Doing the network hokey-kokey

By Mute Editor, 10 September 2000


Including: Reports on Tulipomania and, Josephine Berry on International Browserday, Stewart Home on life and work with Iain Sinclair and Chris Petit, Anthony Davies and Simon Ford on Culture Clubs, Michel Houellebecq interviewed and Roy Ascott, Sara Diamond and Geert Lovink on the net status-quo + Ben Seymour on Empire and Steve Beard on Dromographic Stress Disorder.

On the radio the other day, I belatedly came across my first live new economy guru, UK-style — a man named Charles Leadbeater. Apparently, he is highly thought of in Whitehall and the BBC.

Leadbeater was talking about ignorance: the value of it, the lack of recognition it enjoys in our lives as well as its pivotal role in Europe’s knowledge economy. He told a funny and convincing tale of how not knowing things, or forgetting large chunks of information, opens up crucial spaces for innovation. He also made special reference to technology which, with its intricate structures and bedevelling operations, would conceivably suck up entire swathes of our being were we not to — consciously or unconsciously — jettison the desire to ‘know’ it.

If not quite by happy coincidence, I soon encountered Leadbeater’s name again — in this instance as co-author (with Kate Oakley) of a Demos publication on the UK’s creative industries: The Independents. Quietly influential (it is cited deferentially in many an institutional environment, e.g. ‘The Club’, about which more in this issue), it is a more overtly instrumentalised piece of blue sky thinking.

The reason Charles Leadbeater is interesting — and why I’m paying him a disproportionate amount of attention — is because he is paradigmatic. Not only because his views on globalisation and social cohesion demonstrate the staggering article of faith ‘knowledge’ has become (dismissing the intellectual cul-de-sac of community/market oppositionality, Leadbeater impels us to harness ‘brainpower’ and entrepreneurial energies to create wholly new and inclusive civic-corporate structures promoting democratic self-governance), but also because Mr. Ignorance-is-actually-embryonic-knowledge characterises himself as paradigmatic.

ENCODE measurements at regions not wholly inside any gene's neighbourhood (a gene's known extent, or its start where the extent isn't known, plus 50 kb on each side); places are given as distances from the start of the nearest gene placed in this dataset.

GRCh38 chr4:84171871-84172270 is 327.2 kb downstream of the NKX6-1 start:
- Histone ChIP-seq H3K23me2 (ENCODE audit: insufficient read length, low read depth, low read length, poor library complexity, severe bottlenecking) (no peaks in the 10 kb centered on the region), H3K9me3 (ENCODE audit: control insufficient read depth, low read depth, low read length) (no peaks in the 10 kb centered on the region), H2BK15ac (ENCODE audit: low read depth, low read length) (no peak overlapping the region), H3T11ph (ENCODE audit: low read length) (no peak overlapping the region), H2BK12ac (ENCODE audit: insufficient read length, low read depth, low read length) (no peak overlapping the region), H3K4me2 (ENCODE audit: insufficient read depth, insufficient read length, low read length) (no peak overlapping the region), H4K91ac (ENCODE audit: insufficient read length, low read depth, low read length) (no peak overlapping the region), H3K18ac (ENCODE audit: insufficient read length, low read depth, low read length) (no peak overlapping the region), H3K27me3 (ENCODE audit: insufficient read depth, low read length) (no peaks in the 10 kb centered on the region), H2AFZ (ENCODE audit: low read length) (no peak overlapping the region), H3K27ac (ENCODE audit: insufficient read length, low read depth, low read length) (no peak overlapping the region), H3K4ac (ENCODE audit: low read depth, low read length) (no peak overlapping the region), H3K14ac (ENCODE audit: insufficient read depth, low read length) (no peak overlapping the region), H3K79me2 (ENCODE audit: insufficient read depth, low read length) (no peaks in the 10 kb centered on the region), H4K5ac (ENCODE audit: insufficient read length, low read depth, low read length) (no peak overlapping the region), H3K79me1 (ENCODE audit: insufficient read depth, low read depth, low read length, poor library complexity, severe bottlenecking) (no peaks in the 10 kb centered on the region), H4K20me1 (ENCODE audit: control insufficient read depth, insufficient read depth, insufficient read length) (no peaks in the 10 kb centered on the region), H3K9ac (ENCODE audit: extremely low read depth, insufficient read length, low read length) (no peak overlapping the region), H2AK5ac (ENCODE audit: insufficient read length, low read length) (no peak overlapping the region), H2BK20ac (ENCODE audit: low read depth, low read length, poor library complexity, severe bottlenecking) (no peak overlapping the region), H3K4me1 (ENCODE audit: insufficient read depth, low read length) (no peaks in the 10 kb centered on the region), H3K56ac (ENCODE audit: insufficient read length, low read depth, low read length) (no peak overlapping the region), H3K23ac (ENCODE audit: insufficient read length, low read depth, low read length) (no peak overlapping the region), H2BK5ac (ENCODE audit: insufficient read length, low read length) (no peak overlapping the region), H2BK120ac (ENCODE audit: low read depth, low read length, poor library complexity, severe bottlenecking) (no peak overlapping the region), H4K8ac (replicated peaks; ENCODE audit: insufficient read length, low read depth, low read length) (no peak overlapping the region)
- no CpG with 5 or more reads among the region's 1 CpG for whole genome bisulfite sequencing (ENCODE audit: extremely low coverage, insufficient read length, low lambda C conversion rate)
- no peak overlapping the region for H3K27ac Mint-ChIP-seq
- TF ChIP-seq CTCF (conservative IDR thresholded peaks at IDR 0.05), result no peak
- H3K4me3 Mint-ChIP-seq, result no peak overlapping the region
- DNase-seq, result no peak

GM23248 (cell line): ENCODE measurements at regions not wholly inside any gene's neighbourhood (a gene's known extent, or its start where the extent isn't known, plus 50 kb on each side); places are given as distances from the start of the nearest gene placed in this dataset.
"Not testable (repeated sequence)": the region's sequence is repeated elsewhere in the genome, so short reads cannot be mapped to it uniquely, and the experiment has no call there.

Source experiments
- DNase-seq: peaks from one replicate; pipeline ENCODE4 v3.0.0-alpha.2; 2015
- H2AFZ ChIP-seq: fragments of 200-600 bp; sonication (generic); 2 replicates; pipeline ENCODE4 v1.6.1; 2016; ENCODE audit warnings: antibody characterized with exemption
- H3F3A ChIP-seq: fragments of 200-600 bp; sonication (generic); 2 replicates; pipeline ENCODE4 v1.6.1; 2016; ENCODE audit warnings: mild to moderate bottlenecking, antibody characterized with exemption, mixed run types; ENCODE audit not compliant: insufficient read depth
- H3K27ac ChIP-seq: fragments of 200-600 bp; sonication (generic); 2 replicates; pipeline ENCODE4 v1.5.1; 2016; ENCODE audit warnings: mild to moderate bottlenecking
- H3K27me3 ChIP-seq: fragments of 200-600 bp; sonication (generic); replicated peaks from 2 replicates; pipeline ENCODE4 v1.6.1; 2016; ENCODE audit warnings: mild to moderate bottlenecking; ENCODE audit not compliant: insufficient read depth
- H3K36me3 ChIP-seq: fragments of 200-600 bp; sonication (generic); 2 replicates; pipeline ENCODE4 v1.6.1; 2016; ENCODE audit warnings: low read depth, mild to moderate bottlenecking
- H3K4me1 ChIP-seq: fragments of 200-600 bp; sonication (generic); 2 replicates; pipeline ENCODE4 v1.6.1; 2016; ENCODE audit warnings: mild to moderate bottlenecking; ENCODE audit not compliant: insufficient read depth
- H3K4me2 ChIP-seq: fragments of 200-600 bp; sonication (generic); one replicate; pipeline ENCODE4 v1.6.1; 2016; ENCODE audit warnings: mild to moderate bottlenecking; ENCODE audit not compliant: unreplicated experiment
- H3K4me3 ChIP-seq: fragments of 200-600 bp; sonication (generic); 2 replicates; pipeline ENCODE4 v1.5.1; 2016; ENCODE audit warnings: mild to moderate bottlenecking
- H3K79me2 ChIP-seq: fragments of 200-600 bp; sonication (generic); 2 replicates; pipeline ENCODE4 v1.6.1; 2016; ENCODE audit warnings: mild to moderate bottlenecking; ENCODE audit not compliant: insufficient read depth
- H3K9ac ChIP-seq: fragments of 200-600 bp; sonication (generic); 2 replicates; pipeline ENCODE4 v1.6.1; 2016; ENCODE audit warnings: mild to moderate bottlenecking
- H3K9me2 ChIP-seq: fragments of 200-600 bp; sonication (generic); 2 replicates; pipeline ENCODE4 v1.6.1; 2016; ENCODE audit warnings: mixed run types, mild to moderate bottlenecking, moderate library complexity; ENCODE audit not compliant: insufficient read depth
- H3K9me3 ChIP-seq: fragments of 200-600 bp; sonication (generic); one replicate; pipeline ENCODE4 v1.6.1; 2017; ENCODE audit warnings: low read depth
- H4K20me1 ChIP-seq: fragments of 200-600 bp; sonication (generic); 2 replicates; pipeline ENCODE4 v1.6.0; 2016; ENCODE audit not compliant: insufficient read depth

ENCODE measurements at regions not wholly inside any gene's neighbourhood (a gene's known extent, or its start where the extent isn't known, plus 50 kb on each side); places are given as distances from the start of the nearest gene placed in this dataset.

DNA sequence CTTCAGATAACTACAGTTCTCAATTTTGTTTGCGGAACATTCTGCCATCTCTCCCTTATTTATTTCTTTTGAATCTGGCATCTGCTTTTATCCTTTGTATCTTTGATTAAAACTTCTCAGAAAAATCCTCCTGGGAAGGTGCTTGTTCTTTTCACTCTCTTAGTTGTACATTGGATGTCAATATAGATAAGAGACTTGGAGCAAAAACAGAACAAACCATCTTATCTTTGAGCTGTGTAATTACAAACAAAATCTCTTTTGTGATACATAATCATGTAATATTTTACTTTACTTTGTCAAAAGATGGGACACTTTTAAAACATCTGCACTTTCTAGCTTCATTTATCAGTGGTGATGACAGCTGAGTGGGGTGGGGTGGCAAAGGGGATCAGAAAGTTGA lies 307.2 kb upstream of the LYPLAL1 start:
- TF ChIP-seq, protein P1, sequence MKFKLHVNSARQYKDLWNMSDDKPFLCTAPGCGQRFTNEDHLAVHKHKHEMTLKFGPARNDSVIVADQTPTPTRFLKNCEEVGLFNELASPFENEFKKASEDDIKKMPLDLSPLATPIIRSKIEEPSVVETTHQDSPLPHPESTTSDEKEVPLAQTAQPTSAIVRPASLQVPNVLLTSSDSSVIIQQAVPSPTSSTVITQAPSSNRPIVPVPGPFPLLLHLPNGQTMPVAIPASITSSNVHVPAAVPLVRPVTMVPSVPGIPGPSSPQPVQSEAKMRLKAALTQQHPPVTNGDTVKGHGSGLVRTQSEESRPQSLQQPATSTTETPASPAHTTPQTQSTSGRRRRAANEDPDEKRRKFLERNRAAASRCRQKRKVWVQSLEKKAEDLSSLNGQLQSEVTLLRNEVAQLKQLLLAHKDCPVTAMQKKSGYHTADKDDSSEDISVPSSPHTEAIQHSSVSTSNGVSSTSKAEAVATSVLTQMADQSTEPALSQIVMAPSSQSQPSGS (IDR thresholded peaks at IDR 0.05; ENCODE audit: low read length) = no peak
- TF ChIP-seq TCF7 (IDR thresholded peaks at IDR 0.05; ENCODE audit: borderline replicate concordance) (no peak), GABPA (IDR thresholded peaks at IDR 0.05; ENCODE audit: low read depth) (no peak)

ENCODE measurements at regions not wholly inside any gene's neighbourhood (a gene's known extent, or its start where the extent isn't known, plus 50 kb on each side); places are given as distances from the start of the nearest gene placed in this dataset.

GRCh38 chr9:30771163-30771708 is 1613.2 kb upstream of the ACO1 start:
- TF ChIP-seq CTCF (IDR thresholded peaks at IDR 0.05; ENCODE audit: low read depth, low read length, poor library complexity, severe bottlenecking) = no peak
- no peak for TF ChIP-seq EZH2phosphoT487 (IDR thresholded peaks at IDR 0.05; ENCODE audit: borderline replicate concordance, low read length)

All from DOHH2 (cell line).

When Leadbeater lists his erratic affiliations ("I am neither a business consultant nor a civil servant. I have no job title nor job description...I work from home, sometimes writing books, sometimes reports, often for a think-tank, sometimes for a government or a company") he describes the crème of a labour market whose overall logic cultural critic Andrew Ross calls ‘sacrificial’.

In Ross’s formulation (recently spelt out at the Tulipomania DotCom conference, see pages 10/11) the prototypical free agent (and subspecies like the flexecutive, portfolio worker etc.) sacrifices autonomous life hours and some form of institutionally or collectively enshrined security for questionable gains (cool environments, cool toys, cool travel). In Leadbeater’s, one presumes, no such trade-off can exist because the bloody-minded onus on knowledge makes all thoughtwork operationally functional, irrespective of whether it is produced ‘in’ (The Firm) or ‘out’ (Home Alone). And anyway, in a networked environment, the old ‘in’s and ‘out’s melt away (the song now goes: "in, in, in, in and shake it all about").

Leadbeater’s ‘Independents’ text concerns the creative industries, not the knowledge economy as a whole. But since many look to this sector for clues to that entire economy, someone should really have sold the poor man some consultancy on his misleading title. What about ‘The Flex-acrifice’?

Pauline van Mourik Broekman <>